Mary Gordon's 'There Your Heart Lies': Hackneyed and soggy

There Your Heart Lies
By Mary Gordon Pantheon.

320 pp. $26.95


Reviewed by

Manuel Roig-Franzia


Marian Taylor, the central figure in Mary Gordon's new novel, rejects her Catholic faith. She enters into a sham marriage with a doctor who had been the lover of her gay brother, who committed suicide in New York. She and the doctor run off with a boatload of anarchists and communists to support the government loyalists fighting the fascist, Catholic-backed rebels in the Spanish Civil War.

Decades later, Marian's granddaughter, Amelia, travels to Spain to find answers about her beloved Meme's adventures. From there, the book toggles between Spain around the civil war and Avondale, R.I., where Marian is dying in 2009.

Gordon frequently writes about Catholic themes, and here her characters are unstinting in their indictment of the church for its support of Francisco Franco. The church was hated, Marian says, "because it had always been on the side of the rich, so that the burning of the churches, the killing of priests, was justified, was celebrated." Marian becomes disillusioned as the conflict tilts inexorably in favor of Franco. She tires of the squabbling among the foreign volunteers, who include hundreds of Americans, known as the Abraham Lincoln Brigade.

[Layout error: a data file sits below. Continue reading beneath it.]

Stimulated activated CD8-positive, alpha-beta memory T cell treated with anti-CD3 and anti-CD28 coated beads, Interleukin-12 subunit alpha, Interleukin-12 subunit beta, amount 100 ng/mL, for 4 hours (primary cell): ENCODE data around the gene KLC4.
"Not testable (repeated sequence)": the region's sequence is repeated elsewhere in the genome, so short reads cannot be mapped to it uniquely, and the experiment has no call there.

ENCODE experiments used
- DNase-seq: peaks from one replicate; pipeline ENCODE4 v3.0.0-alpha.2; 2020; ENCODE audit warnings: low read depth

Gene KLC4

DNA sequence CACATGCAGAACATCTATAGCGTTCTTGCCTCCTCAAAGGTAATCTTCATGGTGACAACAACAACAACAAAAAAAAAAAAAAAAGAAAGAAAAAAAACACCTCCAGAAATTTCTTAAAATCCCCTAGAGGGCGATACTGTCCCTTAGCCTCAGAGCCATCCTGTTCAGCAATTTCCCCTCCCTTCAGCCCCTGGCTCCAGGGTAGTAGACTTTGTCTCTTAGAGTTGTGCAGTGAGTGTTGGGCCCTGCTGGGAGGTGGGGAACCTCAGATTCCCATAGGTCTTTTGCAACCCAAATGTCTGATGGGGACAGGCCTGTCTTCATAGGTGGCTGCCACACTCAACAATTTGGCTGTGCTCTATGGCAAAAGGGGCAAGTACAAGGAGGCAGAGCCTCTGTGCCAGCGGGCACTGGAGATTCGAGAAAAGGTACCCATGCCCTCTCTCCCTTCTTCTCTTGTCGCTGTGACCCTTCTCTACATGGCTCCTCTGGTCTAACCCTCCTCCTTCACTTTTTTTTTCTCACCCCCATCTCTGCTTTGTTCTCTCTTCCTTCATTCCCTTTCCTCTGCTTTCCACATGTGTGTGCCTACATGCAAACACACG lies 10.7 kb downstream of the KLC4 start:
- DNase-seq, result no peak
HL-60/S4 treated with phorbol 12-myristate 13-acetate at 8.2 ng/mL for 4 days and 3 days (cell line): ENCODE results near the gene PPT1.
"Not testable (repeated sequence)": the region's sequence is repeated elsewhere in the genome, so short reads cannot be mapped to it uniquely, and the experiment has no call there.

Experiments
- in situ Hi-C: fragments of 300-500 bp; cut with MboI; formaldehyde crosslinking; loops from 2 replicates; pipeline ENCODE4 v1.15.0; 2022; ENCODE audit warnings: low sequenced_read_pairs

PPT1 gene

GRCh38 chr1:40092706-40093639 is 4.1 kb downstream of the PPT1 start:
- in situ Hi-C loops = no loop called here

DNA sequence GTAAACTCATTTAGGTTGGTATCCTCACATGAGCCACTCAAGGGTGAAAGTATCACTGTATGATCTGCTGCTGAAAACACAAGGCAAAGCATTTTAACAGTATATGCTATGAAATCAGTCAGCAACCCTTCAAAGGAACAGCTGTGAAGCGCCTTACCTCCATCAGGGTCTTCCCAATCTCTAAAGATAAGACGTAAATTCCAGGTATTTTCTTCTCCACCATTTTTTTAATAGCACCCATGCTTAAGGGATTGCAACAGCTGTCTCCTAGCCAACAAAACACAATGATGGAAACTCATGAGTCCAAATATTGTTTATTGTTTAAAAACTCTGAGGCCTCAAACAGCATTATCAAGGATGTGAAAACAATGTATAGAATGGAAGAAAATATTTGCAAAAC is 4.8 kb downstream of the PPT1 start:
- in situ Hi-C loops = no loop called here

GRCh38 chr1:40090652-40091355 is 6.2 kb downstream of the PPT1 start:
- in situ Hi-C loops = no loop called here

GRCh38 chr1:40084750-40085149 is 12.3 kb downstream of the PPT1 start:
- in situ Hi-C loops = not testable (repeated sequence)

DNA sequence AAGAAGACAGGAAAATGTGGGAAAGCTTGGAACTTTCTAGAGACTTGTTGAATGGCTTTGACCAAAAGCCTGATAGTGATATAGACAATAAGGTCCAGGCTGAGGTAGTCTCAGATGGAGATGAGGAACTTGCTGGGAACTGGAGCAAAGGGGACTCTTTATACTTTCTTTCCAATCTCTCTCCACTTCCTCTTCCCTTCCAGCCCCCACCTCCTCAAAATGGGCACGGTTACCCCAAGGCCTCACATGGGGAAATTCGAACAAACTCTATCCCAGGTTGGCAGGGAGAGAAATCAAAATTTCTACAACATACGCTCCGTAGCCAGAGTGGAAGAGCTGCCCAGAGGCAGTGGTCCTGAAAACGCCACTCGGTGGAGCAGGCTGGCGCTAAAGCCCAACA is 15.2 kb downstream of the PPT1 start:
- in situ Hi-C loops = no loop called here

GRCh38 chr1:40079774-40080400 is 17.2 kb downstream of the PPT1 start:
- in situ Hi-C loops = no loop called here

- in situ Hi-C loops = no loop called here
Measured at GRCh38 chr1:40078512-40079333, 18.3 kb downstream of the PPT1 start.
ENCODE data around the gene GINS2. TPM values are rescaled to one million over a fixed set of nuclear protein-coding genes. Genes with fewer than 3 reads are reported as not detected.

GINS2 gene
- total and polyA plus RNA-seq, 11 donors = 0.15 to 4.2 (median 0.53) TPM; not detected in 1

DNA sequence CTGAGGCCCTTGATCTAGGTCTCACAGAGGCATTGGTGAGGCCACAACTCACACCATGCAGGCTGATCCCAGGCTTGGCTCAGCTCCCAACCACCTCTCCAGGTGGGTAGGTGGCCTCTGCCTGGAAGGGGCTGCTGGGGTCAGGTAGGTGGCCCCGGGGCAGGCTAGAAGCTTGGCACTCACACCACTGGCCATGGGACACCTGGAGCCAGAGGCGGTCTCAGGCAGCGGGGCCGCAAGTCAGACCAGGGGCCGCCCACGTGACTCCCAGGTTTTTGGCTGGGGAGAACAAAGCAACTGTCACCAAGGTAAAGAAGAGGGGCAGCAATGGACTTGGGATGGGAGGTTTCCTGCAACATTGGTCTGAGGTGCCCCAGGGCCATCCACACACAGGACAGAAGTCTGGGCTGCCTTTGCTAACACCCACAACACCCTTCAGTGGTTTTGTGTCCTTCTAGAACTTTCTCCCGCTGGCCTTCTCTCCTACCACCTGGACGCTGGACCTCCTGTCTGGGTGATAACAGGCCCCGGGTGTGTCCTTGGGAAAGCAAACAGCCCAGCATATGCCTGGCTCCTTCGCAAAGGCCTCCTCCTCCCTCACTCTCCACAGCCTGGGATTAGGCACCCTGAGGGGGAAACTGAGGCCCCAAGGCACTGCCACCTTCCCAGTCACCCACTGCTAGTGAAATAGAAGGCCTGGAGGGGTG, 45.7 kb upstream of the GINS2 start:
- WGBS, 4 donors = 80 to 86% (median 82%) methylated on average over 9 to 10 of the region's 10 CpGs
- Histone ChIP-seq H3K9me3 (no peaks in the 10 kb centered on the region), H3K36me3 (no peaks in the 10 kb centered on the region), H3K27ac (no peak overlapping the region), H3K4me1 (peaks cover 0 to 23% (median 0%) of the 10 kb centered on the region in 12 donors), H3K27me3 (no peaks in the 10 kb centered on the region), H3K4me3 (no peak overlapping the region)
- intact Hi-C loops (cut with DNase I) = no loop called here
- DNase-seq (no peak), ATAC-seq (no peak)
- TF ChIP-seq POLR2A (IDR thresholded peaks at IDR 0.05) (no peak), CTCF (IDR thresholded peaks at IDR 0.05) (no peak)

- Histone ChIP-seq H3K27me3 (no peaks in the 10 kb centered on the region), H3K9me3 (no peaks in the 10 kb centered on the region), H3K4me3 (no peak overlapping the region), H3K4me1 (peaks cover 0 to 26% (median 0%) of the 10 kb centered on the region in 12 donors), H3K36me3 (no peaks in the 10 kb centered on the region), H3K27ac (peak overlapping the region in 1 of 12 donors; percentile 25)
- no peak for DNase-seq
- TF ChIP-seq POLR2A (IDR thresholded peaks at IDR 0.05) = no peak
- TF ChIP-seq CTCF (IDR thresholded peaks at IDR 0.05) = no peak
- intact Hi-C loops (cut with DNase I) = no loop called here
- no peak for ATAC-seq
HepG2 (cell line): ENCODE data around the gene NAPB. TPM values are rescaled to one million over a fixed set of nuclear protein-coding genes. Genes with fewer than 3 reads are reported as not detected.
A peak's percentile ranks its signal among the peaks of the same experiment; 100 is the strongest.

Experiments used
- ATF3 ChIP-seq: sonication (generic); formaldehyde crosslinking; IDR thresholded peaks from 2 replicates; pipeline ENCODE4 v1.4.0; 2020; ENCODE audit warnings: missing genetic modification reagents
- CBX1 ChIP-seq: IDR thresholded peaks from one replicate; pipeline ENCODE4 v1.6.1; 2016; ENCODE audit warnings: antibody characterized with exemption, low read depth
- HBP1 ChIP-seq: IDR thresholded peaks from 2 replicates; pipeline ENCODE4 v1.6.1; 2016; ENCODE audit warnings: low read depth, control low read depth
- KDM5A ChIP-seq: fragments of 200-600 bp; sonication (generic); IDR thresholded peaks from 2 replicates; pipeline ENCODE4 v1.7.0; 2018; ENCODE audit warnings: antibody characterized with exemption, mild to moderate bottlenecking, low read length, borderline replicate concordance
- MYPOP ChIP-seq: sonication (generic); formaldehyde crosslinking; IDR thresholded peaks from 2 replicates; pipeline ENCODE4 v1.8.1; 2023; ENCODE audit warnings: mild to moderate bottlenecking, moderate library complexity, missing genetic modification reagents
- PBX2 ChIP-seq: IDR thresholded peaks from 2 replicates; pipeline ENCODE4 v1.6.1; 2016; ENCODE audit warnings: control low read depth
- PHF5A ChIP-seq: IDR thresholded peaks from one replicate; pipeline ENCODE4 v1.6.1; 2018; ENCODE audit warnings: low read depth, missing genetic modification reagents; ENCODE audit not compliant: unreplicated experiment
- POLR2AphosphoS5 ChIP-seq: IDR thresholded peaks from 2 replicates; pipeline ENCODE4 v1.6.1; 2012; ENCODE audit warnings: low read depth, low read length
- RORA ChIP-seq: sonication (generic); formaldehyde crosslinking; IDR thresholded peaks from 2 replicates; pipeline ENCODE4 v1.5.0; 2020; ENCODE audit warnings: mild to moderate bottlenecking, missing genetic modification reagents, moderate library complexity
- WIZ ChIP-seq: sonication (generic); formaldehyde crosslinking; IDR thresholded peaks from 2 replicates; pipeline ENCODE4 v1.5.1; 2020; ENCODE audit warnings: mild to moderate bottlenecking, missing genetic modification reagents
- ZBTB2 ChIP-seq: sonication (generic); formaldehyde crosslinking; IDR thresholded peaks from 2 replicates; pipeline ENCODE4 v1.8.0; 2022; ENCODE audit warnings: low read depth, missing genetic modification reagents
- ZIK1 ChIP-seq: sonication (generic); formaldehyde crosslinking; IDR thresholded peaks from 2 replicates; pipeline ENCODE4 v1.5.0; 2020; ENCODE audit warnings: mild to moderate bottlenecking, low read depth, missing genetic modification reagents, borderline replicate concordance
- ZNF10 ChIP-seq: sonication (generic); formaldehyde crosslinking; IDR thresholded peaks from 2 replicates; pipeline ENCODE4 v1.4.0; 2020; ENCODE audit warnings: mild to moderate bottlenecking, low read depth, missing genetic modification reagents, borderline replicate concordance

Marian marries a local surgeon and gives birth to a son. She's taken in by her husband's staunchly Catholic family. Her domineering mother-in-law feeds her a phenobarbital-spiked tonic that leaves her in a stupor for years. The mother-in-law also inculcates Marian's son in a twisted, obsessive brand of Catholicism and turns the boy against his mother. Isolated much of the time, Marian longs to "rip the pictures from the walls: the bleeding Christs, the bleeding saints, the bleeding bulls."

Sadly, this sort of hackneyed depiction of Spanish tastes and manners runs throughout this book, which has little of the graceful writing Gordon has displayed during her distinguished career.The plot has all the makings of a fine tale, but the narrator has the tiresome, pedantic habit of stating the obvious. And Gordon leans far too often on tired, watery metaphors. Marian's love for her father "had run through her life like a stream." Her thoughts are "minnows in a stream," her mind "a dirty frozen [pool]." What happens, to borrow from Gordon's linguistic playbook, is that a good story gets hopelessly drowned.

This review originally appeared in the Washington Post.